e.g. Simula, Algol 68, Concurrent Pascal, CSP, Ada, occam, Concurrent C, Concurrent Smalltalk, Multilisp, Concurrent Prolog
CHAN OF ANY to_pot, to_kettle, kettle_to_pot, to_cup:
SEQ -- kettle
to_kettle ? water
boil ( )
kettle_to_pot ! boiling_water
declare tea_leaves, boiling_water:
SEQ -- teapot
to_pot ? tea_leaves
kettle_to_pot ? boiling_water
to_cup ! tea
[a complete program would include the other ends of to_pot, to_kettle & to_cup; names not declared above represent fixed values e.g. tea]
* some problems are easier to implement using parallel constructs, because
they exhibit inherent parallelism - the resulting programs may still be run
on a single processor (pseudo-parallel)
* some problems can be solved faster by implementing them on a parallel machine and dividing the work over several processors
* some applications need to run on multiple processors or workstations connected by a network - distributed systems
* parallel & distributed programs are fundamentally more difficult to write & check e.g. deadlock, load-balancing
* communications & synchronisation overheads may negate much of the advantages of having multiple processors e.g. waiting
Most parallel languages have imperative features, but other paradigms can have parallel variants as well. In fact, the strict sequencing of imperative languages clashes badly with the relaxation of parallelism, and other paradigms can incorporate parallelism more simply. They may not even require many changes to the language, instead just altering the method of execution.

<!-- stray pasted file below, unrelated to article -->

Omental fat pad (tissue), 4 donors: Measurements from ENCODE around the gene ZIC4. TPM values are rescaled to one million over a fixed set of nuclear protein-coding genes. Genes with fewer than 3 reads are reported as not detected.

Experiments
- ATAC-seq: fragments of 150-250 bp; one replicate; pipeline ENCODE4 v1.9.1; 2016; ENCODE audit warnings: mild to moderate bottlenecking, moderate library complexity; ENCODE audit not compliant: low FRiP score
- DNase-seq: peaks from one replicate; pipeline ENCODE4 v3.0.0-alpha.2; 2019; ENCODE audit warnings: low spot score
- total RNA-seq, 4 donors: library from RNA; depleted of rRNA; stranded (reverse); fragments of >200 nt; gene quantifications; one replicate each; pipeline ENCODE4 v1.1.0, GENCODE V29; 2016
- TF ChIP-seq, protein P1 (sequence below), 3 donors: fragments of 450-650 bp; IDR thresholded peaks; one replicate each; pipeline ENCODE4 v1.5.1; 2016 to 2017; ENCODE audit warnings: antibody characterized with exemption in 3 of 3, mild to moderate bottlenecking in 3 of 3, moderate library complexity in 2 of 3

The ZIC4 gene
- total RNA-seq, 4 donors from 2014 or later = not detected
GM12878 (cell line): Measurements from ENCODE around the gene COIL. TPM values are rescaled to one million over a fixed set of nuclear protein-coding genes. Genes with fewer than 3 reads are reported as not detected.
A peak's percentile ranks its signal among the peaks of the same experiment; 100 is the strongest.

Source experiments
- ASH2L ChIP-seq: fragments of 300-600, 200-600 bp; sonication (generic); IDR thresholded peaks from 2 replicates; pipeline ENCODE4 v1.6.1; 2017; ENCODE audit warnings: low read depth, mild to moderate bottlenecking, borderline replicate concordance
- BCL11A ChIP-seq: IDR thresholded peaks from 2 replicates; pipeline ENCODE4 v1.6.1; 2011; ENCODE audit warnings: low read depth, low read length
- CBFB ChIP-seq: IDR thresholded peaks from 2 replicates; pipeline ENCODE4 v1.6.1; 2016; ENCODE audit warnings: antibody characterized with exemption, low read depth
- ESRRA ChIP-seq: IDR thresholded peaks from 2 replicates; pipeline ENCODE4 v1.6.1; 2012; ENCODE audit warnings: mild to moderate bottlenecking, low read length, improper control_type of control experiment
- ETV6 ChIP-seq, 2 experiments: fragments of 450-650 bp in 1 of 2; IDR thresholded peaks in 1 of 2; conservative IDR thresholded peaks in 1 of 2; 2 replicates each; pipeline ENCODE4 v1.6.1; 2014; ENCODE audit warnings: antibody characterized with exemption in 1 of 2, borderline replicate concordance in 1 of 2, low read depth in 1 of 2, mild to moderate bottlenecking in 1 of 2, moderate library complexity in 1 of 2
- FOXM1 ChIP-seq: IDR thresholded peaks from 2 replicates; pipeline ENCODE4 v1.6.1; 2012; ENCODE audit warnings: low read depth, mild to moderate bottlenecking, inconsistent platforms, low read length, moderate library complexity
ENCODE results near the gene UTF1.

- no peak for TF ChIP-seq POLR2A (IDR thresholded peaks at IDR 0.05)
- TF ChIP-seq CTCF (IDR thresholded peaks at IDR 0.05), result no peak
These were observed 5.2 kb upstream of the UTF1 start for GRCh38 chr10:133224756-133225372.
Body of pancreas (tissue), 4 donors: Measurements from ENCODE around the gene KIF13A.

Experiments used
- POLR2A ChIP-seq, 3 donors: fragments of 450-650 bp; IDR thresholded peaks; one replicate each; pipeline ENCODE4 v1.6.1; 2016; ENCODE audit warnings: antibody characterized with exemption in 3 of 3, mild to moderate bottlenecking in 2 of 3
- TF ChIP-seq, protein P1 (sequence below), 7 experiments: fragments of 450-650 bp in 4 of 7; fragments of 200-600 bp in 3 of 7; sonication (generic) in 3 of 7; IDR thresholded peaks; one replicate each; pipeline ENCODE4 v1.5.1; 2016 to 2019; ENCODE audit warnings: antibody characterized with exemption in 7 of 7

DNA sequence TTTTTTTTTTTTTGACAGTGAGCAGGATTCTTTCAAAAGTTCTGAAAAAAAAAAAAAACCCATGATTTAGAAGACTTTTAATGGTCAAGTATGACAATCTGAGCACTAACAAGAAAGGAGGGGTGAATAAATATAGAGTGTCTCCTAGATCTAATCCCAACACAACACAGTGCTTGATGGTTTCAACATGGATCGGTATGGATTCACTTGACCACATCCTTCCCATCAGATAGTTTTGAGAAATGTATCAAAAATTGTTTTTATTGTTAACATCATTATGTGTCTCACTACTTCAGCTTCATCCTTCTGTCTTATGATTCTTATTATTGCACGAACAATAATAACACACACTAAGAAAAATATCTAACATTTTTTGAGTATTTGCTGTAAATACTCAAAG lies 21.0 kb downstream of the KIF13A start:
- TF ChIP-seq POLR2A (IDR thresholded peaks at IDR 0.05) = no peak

Special-purpose languages are intended for use in a single class of applications. Often as the interface to a particular piece of software - Command languages (HCI). Often imperative, although other paradigms exist e.g. WIMP excellent for simple actions. (CS1311)
operating system (CLI, shell) e.g. ksh
spreadsheet e.g. "A1 = sum(B1:E1)"
data base e.g. SQL
vector/matrix e.g. APL
string manipulation e.g. Snobol
text-processing e.g. roff
macro-processing e.g. cpp
grammar systems e.g. lex, yacc
formula/algebraic e.g. mathlab
Specification: describe the problem rather than the method of solution.
(CS1021, CS1112, CS1052, CS1532)
precondition = given:
a teapot that is heat resistant and water proof
& a kettle that can boil & tea leaves & water
postcondition = teapot contains tea leaves & boiling water
Constraint: related to Logic - describe a problem by the set of
constraints any solution must satisfy, and ask the system to find a solution.
e.g. C * 9 = (F - 32) * 5; F = 50
-> C = 10
Data-flow brings together concepts from the functional, parallel/ distributed and constraint paradigms: imagine each operation in a program has its own associated processor, which executes the operation to produce a result whenever all its inputs (parameters) are available.